Link to the University of Pittsburgh Homepage
Link to the University Library System Homepage Link to the Contact Us Form

A Randomized Clinical Trial Comparing Individual Cognitive Behavioral Therapy and Child-Centered Therapy for Child Anxiety Disorders

Silk, JS and Tan, PZ and Ladouceur, CD and Meller, S and Siegle, GJ and McMakin, DL and Forbes, EE and Dahl, RE and Kendall, PC and Mannarino, A and Ryan, ND (2016) A Randomized Clinical Trial Comparing Individual Cognitive Behavioral Therapy and Child-Centered Therapy for Child Anxiety Disorders. Journal of Clinical Child and Adolescent Psychology. 1 - 13. ISSN 1537-4416

[img]
Preview
PDF
Available under License : See the attached license file.

Download (284kB) | Preview
[img] Plain Text (licence)
Available under License : See the attached license file.

Download (1kB)

Abstract

© 2016, Routledge. All rights reserved. This study compared individual cognitive behavioral therapy (CBT) and a supportive child-centered therapy (CCT) for child anxiety disorders on rates of treatment response and recovery at posttreatment and 1-year follow-up, as well as on real-world measures of emotional functioning. Youth (N = 133; ages 9–14) with anxiety disorders (generalized, separation, and/or social anxiety) were randomized using a 2:1 ratio to CBT (n = 90) or CCT (n = 43), which served as an active comparison. Treatment response and recovery at posttreatment and 1-year follow-up were assessed by Independent Evaluators, and youth completed ecological momentary assessment of daily emotions throughout treatment. The majority of youth in both CBT and CCT were classified as treatment responders (71.1% for CBT, 55.8% for CCT), but youth treated with CBT were significantly more likely to fully recover, no longer meeting diagnostic criteria for any of the targeted anxiety disorders and no longer showing residual symptoms (66.7% for CBT vs. 46.5% for CCT). Youth treated with CBT also reported significantly lower negative emotions associated with recent negative events experienced in daily life during the latter stages of treatment relative to youth treated with CCT. Furthermore, a significantly higher percentage of youth treated with CBT compared to CCT were in recovery at 1-year follow-up (82.2% for CBT vs. 65.1% for CCT). These findings indicate potential benefits of CBT above and beyond supportive therapy on the breadth, generalizability, and durability of treatment-related gains.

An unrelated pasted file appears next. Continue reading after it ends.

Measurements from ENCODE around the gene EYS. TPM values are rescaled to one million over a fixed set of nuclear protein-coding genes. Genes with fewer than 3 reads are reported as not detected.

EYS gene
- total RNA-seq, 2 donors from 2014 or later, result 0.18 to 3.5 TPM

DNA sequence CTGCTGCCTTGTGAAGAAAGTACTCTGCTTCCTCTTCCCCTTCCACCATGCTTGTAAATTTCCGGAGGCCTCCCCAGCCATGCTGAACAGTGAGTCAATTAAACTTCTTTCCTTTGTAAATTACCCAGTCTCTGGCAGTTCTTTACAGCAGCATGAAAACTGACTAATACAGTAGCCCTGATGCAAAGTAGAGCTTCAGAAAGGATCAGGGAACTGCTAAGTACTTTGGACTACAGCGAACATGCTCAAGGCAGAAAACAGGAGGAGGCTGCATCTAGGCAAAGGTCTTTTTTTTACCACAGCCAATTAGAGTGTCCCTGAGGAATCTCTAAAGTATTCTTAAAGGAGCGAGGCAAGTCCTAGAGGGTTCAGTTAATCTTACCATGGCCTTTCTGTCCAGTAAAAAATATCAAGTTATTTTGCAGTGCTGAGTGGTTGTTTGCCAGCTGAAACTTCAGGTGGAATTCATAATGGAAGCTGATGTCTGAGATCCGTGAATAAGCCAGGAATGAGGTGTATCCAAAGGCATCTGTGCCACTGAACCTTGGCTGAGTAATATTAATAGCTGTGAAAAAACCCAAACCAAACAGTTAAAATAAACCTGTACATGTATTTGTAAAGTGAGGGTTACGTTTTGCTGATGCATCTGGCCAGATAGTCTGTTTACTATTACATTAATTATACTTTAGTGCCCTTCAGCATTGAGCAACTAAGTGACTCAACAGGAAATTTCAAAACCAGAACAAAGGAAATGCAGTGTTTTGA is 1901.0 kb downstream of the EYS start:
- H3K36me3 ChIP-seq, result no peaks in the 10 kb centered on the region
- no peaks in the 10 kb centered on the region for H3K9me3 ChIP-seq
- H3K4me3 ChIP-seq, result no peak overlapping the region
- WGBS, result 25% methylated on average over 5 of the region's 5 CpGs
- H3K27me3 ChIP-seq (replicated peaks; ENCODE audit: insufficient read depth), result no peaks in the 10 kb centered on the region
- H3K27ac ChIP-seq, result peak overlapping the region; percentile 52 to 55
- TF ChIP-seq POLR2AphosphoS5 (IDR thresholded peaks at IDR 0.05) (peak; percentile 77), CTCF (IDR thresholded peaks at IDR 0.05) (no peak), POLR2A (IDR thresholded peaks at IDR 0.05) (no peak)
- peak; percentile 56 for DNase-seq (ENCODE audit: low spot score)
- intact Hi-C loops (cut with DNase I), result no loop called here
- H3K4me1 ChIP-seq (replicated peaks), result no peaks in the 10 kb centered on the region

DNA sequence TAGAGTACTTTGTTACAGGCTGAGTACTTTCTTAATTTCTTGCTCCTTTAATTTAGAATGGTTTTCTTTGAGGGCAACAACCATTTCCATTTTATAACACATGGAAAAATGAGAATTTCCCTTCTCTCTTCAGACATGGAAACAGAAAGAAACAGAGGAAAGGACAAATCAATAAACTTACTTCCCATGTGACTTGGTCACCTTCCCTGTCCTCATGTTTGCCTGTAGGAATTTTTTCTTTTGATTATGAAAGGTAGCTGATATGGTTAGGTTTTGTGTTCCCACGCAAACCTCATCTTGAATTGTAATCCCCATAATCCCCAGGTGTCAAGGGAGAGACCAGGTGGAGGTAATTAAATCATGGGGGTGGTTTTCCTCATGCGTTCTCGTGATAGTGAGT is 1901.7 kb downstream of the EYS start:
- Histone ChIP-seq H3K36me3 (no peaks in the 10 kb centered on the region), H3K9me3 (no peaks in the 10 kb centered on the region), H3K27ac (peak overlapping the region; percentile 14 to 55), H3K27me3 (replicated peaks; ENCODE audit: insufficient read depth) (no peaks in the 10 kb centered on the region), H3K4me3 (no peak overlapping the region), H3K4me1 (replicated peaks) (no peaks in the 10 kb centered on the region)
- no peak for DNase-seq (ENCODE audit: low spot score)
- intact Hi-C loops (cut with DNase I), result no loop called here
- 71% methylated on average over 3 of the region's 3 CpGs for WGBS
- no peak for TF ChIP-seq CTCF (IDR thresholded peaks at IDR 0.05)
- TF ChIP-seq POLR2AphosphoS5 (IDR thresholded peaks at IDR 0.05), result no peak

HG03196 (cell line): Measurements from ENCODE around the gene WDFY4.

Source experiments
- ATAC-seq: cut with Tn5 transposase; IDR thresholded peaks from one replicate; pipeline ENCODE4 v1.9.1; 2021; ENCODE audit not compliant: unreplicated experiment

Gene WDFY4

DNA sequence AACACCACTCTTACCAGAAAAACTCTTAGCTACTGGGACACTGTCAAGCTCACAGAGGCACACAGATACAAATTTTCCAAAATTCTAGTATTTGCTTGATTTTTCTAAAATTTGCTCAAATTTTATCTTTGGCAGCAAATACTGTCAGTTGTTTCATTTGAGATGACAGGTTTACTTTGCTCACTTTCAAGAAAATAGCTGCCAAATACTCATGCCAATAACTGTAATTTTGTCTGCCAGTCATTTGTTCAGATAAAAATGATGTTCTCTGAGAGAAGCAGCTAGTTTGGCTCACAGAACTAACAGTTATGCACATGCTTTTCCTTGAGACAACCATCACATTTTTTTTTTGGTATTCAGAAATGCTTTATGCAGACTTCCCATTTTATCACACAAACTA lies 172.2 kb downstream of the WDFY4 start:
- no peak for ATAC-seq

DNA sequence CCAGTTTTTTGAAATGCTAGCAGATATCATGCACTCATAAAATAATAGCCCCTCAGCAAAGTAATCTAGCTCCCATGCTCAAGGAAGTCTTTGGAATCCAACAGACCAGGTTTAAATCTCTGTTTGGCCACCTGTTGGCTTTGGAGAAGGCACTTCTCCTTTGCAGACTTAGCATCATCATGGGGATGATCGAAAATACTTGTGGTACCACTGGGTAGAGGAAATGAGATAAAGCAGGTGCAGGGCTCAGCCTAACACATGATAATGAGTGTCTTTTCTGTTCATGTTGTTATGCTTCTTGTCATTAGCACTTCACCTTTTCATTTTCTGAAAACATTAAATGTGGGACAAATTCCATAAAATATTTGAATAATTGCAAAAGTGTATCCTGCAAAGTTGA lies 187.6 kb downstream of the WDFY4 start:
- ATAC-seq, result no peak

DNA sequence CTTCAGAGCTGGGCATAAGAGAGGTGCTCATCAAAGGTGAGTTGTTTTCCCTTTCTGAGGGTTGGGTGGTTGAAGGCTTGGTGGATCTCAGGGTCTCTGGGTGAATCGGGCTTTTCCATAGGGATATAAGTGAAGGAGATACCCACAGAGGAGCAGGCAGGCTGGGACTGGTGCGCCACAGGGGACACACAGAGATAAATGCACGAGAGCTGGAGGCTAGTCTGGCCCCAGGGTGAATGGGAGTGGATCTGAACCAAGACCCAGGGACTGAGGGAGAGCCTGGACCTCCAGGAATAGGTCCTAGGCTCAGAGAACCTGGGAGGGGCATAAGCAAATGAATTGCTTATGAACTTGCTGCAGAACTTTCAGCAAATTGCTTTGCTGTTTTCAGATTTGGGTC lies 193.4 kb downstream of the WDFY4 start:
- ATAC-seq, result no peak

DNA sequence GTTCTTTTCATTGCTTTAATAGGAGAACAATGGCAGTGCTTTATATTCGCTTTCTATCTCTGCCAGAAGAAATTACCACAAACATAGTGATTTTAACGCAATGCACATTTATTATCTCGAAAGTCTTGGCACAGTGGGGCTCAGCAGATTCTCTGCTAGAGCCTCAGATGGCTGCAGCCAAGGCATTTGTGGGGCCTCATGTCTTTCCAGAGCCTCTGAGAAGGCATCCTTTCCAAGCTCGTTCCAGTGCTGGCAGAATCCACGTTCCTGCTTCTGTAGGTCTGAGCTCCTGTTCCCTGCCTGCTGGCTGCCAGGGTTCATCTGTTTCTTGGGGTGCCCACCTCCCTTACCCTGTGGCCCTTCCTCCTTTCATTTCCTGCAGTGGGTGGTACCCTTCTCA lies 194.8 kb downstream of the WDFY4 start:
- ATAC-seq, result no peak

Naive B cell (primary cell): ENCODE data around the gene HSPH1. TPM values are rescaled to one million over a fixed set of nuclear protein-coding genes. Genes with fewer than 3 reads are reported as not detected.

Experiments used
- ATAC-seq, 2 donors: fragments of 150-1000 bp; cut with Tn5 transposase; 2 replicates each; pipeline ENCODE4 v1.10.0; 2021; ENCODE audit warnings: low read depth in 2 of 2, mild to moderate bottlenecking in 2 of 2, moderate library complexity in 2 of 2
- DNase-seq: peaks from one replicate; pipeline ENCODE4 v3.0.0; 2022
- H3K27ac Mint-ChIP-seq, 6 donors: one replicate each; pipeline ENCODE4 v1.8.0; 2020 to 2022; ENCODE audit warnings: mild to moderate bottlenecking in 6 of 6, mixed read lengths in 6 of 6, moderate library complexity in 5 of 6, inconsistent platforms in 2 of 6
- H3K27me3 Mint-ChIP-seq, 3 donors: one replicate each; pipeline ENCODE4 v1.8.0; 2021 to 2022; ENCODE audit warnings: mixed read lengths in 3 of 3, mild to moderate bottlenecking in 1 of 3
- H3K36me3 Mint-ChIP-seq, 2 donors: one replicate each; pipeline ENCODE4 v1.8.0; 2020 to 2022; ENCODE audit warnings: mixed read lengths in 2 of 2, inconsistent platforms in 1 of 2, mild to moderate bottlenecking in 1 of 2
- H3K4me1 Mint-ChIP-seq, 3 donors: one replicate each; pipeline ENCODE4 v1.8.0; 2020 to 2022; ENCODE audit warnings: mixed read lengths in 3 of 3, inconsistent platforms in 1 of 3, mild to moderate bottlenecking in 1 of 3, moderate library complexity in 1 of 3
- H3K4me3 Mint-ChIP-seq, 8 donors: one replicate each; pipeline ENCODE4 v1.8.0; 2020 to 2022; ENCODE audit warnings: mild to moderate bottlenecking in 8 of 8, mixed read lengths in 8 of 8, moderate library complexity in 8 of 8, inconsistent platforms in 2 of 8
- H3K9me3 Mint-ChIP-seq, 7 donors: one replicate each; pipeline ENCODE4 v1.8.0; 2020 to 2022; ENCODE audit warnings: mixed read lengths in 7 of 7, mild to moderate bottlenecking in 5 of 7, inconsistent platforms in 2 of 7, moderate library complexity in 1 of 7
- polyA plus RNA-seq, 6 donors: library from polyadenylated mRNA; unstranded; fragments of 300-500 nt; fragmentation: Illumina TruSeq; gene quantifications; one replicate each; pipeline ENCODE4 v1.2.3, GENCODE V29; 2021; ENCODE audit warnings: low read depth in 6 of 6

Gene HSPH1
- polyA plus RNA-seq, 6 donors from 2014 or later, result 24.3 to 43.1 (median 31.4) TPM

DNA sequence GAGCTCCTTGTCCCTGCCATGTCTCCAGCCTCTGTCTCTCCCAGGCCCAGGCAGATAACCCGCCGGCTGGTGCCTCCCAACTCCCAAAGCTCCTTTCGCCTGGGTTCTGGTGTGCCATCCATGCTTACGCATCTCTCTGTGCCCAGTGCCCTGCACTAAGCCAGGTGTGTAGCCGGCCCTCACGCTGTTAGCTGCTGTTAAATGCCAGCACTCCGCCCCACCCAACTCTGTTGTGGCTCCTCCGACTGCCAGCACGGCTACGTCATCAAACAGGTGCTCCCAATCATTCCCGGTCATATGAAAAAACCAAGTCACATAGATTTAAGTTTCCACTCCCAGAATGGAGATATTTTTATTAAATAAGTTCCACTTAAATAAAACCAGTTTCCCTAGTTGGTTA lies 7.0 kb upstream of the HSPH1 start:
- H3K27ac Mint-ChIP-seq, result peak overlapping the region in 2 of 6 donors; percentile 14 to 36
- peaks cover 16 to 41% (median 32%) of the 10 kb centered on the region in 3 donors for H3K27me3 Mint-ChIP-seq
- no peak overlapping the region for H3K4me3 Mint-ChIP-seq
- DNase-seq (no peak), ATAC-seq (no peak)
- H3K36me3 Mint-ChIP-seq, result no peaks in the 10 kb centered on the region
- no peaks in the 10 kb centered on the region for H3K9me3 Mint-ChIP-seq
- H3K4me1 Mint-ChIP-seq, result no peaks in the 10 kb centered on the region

Share

Citation/Export:
Social Networking:
Share |

Details

Item Type: Article
Creators/Authors:
CreatorsEmailPitt UsernameORCID
Silk, JSjss4@pitt.eduJSS4
Tan, PZ
Ladouceur, CD
Meller, S
Siegle, GJ
McMakin, DL
Forbes, EEerika@pitt.eduERIKA
Dahl, RE
Kendall, PC
Mannarino, A
Ryan, ND
Date: 12 March 2016
Date Type: Publication
Journal or Publication Title: Journal of Clinical Child and Adolescent Psychology
Page Range: 1 - 13
DOI or Unique Handle: 10.1080/15374416.2016.1138408
Schools and Programs: Dietrich School of Arts and Sciences > Psychology
Refereed: Yes
ISSN: 1537-4416
PubMed Central ID: PMC5218980
Date Deposited: 12 May 2017 20:00
Last Modified: 13 Oct 2017 23:55
URI: http://d-scholarship.pitt.edu/id/eprint/31918

Metrics

Monthly Views for the past 3 years

Plum Analytics

Altmetric.com


Actions (login required)

View Item View Item